If at first you don't succeed, try, try again." Entrepreneurs applying for grants from the Small Business Innovation Research (SBIR) and the Small Business Technology Transfer Research (STTR) programs should keep this adage in mind. Only one in eight applications submitted survive the rigorous approval gauntlet, according to Daniel O. Hill, assistant administrator for the SBA Office of Technology.
Scott Thompson knows the process well. It took 11 attempts--from 1992 to 1996--and the formation of several companies before the owner of CHT Engineering Systems Inc. in Hermosa, South Dakota, obtained SBIR funding for his human target tracking system.
Why subject yourself to this kind of torture? The answer is simple, says the homebased Thompson: "It's hard to get seed money for a high-tech company. Venture capitalists don't like to fund ideas."
If that's not incentive enough, consider that these two programs have more than $1.1 billion to give businesses every year. To compete for SBIR grants, a business must be for-profit, U.S.-owned, independently operated, and have 500 or fewer employees. The principal researcher for a project must be employed by the business.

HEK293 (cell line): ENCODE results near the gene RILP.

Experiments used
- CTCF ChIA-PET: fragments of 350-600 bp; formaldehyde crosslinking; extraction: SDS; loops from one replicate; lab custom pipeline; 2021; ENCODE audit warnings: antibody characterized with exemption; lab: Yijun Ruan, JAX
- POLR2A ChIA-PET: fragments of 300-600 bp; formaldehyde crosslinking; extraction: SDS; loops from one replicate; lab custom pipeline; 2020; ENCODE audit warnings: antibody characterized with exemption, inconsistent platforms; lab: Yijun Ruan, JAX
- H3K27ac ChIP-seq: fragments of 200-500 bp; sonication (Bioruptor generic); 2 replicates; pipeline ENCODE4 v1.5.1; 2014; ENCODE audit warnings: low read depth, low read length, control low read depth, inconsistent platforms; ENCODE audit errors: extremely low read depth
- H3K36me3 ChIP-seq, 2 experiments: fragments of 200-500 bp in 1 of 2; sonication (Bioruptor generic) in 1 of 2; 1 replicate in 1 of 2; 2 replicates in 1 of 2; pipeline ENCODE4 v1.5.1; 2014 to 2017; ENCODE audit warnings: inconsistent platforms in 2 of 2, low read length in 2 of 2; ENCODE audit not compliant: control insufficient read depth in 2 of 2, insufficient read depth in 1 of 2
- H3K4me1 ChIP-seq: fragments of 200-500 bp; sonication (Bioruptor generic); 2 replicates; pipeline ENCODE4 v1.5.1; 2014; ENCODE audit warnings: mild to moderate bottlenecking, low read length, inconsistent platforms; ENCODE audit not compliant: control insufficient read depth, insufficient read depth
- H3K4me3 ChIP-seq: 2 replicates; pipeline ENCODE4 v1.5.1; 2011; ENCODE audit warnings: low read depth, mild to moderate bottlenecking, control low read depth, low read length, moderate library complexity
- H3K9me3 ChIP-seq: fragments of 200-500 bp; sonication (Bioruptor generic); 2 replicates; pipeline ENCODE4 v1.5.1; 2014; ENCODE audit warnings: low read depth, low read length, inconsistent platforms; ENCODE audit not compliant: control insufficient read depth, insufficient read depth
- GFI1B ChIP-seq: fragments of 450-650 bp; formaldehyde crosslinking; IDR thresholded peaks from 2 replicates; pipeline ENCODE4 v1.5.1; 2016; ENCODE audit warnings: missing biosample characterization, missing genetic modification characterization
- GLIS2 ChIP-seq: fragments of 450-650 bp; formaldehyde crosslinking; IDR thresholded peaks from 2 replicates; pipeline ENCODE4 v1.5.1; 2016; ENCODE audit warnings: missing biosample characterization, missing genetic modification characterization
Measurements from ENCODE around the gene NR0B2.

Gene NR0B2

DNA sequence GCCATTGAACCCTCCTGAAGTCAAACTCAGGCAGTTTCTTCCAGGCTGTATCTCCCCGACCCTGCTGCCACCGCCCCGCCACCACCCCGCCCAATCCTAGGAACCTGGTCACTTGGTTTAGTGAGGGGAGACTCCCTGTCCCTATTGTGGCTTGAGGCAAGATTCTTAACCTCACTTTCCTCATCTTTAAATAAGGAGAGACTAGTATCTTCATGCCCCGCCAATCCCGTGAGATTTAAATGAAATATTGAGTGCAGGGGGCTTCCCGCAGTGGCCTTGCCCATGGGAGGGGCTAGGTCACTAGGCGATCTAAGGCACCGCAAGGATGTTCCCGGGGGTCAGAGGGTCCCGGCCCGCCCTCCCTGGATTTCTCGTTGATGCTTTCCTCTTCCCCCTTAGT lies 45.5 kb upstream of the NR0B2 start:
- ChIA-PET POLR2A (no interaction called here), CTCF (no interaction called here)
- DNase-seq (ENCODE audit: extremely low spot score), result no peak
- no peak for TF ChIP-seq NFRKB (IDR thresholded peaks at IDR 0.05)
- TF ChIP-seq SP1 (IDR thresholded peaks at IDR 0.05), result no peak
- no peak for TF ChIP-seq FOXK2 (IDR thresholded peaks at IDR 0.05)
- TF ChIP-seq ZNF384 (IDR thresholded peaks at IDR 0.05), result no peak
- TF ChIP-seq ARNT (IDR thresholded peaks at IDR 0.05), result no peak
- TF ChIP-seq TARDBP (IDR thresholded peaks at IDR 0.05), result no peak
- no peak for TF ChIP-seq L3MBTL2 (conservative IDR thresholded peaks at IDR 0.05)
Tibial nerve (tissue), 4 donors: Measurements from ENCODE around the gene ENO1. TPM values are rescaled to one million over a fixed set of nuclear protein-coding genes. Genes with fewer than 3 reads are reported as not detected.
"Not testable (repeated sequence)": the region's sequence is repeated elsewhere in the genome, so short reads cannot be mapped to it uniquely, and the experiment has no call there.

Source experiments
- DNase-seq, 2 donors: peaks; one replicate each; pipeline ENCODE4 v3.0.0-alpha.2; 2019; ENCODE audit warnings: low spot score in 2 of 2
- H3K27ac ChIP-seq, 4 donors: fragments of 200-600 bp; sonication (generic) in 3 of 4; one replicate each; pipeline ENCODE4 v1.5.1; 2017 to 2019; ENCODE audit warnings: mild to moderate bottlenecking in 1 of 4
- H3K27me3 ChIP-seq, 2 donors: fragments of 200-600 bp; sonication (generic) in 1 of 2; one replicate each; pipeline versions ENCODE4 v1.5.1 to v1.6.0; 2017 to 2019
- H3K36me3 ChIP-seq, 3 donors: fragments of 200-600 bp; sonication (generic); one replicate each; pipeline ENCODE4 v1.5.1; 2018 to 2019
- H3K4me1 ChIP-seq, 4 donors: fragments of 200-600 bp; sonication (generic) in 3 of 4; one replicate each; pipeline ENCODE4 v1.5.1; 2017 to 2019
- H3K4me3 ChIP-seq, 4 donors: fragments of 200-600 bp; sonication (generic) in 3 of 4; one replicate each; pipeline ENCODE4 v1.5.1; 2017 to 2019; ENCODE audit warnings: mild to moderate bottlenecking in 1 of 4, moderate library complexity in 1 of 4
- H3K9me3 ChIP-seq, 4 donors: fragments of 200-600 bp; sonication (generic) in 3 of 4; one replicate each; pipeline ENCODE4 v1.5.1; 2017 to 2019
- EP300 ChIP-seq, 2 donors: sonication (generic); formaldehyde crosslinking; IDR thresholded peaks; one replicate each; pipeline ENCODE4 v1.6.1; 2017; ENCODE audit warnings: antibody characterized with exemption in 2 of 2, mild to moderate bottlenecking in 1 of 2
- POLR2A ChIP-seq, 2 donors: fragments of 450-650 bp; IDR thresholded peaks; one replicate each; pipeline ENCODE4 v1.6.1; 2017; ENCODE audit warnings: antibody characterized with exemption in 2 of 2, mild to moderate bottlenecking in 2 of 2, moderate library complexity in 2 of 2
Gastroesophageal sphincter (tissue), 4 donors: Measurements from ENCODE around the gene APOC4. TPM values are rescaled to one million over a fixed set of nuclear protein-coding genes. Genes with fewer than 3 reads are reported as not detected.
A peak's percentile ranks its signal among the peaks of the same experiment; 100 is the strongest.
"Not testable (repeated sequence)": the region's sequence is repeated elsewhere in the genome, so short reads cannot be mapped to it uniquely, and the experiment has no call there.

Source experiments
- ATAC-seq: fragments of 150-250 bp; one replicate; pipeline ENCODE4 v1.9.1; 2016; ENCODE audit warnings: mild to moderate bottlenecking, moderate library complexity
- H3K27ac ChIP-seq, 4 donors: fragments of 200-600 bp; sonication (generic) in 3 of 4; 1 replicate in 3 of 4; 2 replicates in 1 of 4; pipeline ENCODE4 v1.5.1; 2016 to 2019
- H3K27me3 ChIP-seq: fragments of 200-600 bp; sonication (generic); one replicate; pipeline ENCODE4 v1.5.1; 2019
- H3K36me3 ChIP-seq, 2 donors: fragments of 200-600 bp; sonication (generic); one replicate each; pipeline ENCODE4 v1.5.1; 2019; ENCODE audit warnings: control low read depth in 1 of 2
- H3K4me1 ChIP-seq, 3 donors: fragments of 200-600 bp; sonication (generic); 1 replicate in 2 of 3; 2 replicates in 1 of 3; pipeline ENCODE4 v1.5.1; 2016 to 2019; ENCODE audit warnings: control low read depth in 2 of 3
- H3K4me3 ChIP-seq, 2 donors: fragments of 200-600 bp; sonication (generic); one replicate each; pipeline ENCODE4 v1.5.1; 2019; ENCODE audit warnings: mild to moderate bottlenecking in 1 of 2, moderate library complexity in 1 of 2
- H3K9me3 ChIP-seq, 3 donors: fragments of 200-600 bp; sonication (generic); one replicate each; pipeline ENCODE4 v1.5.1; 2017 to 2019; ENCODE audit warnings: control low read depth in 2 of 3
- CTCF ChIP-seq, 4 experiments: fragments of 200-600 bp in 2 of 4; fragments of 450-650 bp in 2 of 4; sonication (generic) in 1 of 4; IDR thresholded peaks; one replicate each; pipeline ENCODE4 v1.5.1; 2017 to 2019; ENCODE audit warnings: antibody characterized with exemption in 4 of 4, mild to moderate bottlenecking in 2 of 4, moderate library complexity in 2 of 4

Every year, 10 federal departments and agencies are required to solicit SBIR applications: the departments of Agriculture, Commerce, Defense, Education, Energy, Health and Human Services, and Transportation, as well as the Environmental Protection Agency, NASA and the National Science Foundation.
Initially, entrepreneurs compete for Phase I awards of up to $100,000 for a six-month exploration of the technical merits and feasibility of an idea or technology. Only those awarded Phase I grants can compete for two-year Phase II funding of up to $750,000. In Phase III, entrepreneurs must commercialize their products using private-sector funding.
STTR pairs small businesses and nonprofit research institutions. Five federal agencies offer grants under this program: the departments of Defense, Energy, and Health and Human Services; NASA; and the National Science Foundation.
There are also three phases in the STTR program. Phase I offers up to $100,000 for a year of research. Phase II provides up to $500,000 for a maximum two-year project expansion, and Phase III mirrors that of the SBIR.